Monday, April 24, 2006

Re: Your client's book

Okay, let me try to write a letter before Blogger plans an outage again.

Let's all hope.

Dear Michael Pietsch, publisher of Little, Brown and Co.,

One of your clients,
Kaavya Viswanathan, is accused of plagiarizing two of Megan McCafferty's novels, Sloppy Firsts and Second Helpings, in her novel How Opal Mehta Got Kissed, Got Wild, and Got a Life.

Instead of realizing that your client has the potential to be the next James Frey (and is ruining the trade of writing for anyone that dreams of writing a novel, including me), you said


"I can't believe that these [similarities] are anything but
unintentional..."

The Harvard Crimson put a whole list up of similarities and you still think that Viswanathan unintentionally plagarized her novel in certain places?

One question: Why are you an editor again?

Penny Woods


(Pic: MS Special)

5 comments:

Penny Woods said...

Tip: Gawker
http://www.gawker.com/news/harvard/harvards-viswanathan-celebrates-fake-writer-day-169103.php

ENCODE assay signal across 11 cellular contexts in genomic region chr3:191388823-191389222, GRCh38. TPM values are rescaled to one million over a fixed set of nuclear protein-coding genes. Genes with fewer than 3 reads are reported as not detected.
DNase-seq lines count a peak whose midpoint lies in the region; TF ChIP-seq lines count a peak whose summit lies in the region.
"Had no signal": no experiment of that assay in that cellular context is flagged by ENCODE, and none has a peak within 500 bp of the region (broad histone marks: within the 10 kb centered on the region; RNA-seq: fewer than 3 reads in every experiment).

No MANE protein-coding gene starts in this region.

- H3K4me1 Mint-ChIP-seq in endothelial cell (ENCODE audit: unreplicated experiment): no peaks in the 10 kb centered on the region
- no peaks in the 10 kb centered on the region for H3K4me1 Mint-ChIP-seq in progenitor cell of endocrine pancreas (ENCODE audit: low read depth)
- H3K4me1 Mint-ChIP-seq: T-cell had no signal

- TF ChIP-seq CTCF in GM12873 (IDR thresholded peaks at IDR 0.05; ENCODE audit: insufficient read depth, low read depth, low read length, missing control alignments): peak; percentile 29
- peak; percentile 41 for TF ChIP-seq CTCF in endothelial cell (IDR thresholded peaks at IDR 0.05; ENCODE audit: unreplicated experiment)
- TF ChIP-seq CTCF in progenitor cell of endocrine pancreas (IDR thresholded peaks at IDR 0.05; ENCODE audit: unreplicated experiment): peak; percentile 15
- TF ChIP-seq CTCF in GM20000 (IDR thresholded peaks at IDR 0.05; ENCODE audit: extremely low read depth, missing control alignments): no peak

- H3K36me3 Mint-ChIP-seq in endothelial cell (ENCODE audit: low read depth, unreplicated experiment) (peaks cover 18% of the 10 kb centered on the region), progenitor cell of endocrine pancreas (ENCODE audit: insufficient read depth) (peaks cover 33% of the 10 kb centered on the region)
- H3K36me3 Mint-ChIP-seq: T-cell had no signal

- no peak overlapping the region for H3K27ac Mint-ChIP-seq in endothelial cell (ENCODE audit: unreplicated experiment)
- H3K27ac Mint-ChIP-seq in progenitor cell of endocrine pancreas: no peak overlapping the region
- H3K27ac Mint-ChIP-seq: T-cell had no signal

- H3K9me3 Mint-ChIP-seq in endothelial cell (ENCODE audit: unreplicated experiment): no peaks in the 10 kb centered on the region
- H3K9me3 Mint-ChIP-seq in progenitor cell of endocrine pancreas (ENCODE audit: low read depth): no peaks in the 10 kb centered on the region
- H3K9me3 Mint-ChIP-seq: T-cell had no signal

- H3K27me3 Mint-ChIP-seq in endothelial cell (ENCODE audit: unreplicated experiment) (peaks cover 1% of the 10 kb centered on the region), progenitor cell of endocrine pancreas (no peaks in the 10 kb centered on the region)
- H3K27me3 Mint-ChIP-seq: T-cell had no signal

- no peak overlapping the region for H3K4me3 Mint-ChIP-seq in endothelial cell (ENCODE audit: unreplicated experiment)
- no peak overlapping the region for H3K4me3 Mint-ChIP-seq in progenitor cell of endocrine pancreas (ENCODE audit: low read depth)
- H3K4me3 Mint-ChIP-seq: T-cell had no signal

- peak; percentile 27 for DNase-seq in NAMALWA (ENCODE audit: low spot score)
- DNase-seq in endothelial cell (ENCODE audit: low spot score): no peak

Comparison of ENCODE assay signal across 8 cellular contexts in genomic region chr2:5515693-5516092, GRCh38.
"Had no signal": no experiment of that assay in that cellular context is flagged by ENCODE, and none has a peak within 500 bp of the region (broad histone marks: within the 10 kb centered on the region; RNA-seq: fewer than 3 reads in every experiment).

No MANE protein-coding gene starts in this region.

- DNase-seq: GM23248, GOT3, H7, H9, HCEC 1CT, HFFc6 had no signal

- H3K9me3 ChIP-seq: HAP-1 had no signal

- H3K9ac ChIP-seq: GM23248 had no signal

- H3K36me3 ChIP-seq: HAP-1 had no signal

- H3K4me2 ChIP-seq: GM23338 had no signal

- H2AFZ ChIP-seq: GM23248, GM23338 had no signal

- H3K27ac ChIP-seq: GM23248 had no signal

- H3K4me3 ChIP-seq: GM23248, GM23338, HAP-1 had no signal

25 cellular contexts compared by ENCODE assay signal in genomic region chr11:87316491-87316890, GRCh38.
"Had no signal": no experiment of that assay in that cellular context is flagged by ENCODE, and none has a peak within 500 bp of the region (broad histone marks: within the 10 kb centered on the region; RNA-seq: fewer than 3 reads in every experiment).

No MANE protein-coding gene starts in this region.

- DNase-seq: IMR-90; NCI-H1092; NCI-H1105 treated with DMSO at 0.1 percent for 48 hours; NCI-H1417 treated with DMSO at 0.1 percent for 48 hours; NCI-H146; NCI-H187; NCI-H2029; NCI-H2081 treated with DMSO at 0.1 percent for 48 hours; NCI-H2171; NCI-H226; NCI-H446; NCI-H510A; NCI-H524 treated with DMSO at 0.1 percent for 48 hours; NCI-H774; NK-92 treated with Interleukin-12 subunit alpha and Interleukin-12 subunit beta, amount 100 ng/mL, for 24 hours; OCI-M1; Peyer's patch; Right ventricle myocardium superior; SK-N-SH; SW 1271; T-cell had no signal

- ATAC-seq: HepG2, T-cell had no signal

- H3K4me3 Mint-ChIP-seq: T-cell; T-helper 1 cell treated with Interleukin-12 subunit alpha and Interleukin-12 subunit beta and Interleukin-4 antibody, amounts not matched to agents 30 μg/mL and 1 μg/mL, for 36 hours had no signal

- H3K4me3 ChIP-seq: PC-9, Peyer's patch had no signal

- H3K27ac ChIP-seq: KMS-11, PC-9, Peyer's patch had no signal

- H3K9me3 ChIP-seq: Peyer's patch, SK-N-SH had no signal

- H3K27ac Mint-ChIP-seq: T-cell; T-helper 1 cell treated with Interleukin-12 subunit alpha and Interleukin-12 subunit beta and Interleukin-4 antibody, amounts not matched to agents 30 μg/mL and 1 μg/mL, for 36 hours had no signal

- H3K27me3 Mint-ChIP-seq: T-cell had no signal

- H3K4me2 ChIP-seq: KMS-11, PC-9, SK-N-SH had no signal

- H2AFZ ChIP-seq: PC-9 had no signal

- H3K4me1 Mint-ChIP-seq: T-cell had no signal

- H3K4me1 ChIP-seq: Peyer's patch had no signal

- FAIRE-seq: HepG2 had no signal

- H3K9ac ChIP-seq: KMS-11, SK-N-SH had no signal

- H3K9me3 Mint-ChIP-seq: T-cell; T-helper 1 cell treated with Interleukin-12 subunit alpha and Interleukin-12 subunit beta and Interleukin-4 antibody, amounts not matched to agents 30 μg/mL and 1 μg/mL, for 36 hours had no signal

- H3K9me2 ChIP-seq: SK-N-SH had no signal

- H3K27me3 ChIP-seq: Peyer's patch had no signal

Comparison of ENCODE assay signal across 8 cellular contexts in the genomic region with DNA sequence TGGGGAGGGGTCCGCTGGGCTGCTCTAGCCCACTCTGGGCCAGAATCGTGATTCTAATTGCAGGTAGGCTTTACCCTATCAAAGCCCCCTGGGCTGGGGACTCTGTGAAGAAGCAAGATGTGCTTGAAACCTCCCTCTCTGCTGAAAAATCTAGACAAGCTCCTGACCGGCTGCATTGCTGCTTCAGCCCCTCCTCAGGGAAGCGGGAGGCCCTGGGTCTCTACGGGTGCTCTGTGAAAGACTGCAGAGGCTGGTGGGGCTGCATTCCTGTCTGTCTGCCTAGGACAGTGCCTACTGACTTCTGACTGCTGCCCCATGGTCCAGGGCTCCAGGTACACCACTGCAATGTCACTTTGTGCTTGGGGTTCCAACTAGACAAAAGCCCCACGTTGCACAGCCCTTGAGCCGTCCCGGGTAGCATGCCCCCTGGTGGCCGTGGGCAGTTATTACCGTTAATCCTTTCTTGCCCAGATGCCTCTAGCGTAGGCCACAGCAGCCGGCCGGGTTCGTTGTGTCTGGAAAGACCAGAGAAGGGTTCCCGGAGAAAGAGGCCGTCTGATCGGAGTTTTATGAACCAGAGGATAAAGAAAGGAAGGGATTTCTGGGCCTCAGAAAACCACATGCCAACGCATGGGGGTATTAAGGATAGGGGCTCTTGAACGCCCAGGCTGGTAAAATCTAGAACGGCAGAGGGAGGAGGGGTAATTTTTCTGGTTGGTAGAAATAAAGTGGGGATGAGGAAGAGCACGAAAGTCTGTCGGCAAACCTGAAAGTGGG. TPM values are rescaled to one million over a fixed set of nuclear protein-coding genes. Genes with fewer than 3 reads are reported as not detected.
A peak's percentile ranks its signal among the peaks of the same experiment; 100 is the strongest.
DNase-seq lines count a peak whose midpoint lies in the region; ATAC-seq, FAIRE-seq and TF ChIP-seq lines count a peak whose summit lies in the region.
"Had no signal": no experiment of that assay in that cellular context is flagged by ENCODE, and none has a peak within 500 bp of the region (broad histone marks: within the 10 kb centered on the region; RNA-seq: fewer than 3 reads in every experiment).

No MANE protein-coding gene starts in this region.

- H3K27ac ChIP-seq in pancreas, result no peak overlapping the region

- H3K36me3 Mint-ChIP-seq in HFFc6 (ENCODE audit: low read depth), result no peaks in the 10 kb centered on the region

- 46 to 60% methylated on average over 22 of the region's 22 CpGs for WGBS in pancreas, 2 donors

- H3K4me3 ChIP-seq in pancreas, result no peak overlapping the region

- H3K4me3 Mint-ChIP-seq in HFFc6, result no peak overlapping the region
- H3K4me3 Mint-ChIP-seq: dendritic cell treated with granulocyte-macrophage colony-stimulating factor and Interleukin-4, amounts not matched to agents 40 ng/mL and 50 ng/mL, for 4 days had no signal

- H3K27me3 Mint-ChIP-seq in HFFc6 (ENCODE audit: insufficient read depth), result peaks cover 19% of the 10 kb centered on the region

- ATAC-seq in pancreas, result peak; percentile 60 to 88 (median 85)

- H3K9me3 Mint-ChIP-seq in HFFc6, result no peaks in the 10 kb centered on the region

Me: In pain

Do not ask.

The Hive Mind said...

I read about that, and as a writer myself, this is something of great interest to me. I don't see how anyone could think they can get away with that without being discovered. Look at what's going on with The Da Vinci Code book. Anyway, if it's that many similarities, it's an obvious case of plagerism. No if, ands, and buts about it.

Saun said...

I wonder if they can ask for their money back. If not then I need to write a book. Now I just need to find my library card.

Anonymous said...

Hey ya'll. I've been working on a book about an ugly women living in the old south who learns to love herself and the world around her and end the end she is reunited with her long lost sister. I'm gonna call it The Color Blue. Anyone interested in the publishing rights?

Penny Woods said...

Now with more similarities than ever!
http://www.thecrimson.com/article.aspx?ref=513213